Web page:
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    Christine Mboma, Sprinter Challenged To Confirm Her Sex

    Christine Mboma Wins Silver in 200 Meters

    Christine Mboma’s silver medal win joins the list of Tokyo Olympics controversial moments. Former Polish sprinter Marcin Urbás called out the Namibian sprinter. Her stellar performance in the Olympic 200-meter race. It follows her ban from the 400-meter race a month prior. 

    Eligibility requirements reflect tendenances to police women with differences of sexual development (DSD) including XY chromosomes and higher levels of testosterone. These regulations negatively affect African female athletes. 

    “I want to request a comprehensive test on Mboma to confirm her gender,” Urbaś told Marca, a Spanish sports news outlet.

    Mboma’s Genetic Makeup

    The Namibian teenage track star has a condition known as hyperandrogenism. The condition leads to a hyperproduction of testosterone in her body. Although Urbás no longer competes professionally, he questions Mboma’s performance. In fact, Mboma did better than he did at the same age.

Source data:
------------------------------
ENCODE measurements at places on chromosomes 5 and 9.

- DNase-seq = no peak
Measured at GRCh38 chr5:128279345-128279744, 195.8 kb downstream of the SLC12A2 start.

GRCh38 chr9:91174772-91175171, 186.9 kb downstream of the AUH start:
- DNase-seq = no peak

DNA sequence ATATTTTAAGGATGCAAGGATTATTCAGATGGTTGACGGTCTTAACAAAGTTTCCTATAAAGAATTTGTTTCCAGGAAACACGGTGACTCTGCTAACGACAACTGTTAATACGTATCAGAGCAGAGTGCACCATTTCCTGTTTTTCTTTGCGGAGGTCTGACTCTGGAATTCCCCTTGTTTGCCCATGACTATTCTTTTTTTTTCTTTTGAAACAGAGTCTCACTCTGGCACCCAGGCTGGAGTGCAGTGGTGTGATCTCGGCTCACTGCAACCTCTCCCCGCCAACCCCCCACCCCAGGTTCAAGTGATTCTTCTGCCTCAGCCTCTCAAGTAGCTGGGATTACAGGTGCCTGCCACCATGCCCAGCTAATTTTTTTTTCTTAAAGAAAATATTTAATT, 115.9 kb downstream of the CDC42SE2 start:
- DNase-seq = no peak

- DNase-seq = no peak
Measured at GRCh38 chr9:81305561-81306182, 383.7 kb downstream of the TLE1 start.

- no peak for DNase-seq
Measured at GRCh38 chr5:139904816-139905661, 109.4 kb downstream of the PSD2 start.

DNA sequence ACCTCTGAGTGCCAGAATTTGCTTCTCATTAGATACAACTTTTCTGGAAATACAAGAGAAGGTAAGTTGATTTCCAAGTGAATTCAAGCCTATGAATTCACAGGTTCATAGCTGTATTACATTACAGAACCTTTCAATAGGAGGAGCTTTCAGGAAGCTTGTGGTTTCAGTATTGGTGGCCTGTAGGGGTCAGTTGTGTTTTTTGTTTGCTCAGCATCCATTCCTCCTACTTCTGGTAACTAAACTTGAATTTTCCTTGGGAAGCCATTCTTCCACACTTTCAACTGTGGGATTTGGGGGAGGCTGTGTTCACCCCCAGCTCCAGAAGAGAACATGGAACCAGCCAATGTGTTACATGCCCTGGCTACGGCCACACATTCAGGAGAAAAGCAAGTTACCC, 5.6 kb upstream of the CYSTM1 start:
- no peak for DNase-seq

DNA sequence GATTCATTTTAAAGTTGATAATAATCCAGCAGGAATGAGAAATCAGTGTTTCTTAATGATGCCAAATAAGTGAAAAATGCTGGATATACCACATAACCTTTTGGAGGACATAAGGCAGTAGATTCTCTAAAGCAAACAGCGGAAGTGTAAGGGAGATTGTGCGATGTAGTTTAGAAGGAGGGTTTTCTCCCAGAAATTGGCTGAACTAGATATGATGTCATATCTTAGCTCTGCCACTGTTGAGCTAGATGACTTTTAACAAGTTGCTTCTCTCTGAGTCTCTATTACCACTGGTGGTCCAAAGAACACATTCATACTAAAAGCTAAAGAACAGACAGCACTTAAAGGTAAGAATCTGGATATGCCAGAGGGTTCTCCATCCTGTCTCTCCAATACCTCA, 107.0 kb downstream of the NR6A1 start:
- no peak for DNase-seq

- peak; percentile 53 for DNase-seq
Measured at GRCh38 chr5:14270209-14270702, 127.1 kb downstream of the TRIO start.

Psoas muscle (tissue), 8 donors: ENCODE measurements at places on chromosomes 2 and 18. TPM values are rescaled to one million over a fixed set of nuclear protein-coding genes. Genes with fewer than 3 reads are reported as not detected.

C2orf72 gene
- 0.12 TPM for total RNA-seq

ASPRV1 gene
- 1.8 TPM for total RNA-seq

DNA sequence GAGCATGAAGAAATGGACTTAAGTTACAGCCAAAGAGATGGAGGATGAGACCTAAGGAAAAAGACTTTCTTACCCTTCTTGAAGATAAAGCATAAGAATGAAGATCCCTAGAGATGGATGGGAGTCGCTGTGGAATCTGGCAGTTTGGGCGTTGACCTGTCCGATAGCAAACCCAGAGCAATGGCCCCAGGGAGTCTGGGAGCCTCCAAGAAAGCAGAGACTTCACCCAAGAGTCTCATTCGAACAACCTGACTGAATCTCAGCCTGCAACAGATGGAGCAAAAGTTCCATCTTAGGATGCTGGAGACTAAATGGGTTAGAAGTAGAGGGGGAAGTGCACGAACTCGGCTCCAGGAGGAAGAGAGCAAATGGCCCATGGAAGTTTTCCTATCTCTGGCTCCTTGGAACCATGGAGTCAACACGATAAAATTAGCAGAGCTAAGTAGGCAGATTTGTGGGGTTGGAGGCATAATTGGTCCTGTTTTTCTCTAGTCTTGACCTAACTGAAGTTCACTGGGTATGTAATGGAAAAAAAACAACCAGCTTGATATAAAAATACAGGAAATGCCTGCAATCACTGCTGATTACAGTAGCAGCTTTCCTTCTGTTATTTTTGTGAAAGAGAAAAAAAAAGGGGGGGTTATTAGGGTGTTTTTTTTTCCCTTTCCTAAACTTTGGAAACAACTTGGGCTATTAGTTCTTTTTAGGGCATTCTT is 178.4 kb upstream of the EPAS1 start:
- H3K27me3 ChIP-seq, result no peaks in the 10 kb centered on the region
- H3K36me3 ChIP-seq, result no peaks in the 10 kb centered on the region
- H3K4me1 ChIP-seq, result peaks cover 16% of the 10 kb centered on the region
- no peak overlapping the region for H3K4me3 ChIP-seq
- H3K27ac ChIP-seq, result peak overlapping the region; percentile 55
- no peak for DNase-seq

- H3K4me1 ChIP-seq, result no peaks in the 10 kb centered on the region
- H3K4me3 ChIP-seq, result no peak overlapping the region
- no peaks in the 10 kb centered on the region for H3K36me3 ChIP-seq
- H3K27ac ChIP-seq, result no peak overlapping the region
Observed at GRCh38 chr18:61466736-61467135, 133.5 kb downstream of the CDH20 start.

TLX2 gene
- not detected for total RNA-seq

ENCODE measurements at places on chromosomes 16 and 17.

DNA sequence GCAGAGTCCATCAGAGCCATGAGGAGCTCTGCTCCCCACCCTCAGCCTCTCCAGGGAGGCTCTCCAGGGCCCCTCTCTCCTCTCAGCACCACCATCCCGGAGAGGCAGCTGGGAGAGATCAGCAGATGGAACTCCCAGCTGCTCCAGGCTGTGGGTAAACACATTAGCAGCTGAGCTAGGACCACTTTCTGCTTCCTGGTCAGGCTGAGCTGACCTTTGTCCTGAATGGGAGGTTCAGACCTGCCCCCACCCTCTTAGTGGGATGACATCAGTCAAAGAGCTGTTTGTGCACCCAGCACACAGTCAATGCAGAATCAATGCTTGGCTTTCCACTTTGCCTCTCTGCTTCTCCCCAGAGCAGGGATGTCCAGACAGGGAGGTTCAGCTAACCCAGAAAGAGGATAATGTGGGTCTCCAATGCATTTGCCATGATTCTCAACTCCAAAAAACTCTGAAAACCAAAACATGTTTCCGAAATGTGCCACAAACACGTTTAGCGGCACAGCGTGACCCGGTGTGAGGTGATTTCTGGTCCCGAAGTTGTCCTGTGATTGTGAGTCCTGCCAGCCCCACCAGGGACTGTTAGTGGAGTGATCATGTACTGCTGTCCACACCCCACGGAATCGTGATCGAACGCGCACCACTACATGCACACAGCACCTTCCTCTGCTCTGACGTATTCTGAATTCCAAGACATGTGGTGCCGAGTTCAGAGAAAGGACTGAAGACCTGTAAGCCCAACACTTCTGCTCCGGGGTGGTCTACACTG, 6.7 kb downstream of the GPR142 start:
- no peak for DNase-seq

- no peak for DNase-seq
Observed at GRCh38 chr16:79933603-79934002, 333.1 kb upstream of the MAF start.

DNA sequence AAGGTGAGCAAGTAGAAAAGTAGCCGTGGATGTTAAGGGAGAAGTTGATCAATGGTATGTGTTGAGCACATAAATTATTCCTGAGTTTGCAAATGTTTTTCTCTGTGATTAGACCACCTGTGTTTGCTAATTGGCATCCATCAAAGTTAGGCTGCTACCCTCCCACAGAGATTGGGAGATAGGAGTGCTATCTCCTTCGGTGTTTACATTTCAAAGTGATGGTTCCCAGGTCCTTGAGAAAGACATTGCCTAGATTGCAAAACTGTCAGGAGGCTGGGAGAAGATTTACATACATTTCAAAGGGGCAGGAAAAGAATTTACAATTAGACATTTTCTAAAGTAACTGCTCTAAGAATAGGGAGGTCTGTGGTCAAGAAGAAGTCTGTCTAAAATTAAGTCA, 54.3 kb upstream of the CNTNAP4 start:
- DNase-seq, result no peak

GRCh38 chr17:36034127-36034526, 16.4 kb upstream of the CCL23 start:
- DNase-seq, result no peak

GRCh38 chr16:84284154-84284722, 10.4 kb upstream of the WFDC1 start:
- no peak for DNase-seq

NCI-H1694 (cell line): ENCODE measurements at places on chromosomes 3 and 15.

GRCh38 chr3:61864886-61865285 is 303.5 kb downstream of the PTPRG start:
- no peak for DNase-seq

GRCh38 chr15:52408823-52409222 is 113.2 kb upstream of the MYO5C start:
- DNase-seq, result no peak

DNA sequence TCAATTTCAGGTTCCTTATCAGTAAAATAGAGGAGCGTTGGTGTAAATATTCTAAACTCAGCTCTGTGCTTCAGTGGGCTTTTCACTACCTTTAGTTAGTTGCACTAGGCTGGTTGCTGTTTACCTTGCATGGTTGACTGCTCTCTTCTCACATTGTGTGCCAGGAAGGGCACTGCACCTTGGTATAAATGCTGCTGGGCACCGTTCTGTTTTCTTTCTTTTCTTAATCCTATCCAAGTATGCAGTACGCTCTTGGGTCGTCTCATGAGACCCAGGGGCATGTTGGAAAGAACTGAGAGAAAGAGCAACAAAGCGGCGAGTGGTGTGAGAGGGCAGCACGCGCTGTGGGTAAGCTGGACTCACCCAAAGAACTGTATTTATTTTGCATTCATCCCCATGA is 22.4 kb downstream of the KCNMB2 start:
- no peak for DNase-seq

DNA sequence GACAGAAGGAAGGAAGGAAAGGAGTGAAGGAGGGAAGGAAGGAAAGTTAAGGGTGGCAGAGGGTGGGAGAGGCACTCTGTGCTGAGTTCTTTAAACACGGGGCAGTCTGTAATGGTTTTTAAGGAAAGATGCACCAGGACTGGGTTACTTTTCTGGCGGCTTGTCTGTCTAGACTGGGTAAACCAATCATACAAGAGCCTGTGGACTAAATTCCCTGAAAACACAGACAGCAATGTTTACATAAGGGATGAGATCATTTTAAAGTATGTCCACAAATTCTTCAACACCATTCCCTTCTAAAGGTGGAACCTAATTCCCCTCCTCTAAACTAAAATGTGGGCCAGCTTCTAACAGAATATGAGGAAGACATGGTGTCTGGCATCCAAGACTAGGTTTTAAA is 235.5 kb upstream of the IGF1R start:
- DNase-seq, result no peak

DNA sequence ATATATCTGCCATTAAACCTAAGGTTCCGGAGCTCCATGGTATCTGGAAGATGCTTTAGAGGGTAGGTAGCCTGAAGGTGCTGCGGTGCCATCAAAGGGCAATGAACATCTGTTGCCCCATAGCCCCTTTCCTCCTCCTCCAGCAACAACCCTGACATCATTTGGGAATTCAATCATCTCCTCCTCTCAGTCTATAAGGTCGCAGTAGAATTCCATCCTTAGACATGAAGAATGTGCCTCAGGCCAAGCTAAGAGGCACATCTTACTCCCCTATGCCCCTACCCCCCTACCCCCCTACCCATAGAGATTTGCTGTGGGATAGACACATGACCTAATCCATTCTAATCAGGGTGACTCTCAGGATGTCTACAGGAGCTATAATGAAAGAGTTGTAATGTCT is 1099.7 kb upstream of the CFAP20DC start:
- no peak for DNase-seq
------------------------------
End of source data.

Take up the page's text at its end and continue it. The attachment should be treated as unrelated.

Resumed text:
“The clear advantage of Mboma in terms of testosterone is evident in her physique, movement, technique, as well as her speed and endurance. She possesses the abilities of an 18-year-old male athlete,” Urbaś stated. “At that age, my personal best was 22.01, and she has achieved 21.97 in Tokyo.”

    Urbás Condemns Mboma’s Right to Perform 

    Urbás argues that the Namibian sprinter has an unfair advantage. In his opinion, she should not be able to race against competitors who are “definitely women.”

    “With further progress and improvement in her technique, she will soon achieve times of 21.00 seconds in the 200m and 47.00 seconds in the 400m,” he stated. “We strongly believe in fairness and equality, and this is a blatant and unjust treatment towards women who are unquestionably women.”

    Unfortunately, Mboma and several other African female athletes are punished for their genetic makeup. On the other hand, white male counterparts like Michael Phelps unapologetically celebrate their successes. 

    Christine Mboma shared the podium with two other members of the African diaspora. Elaine Thompson-Herah represented Jamaica. She beat Mboma by a slim margin with her winning time of 21.53. Gabrielle Thomas from the United States snagged the bronze medal with a time of 21.87.

    The jury is still out on Mboma’s condition. However, the world should celebrate her latest accomplishment on the world stage. 

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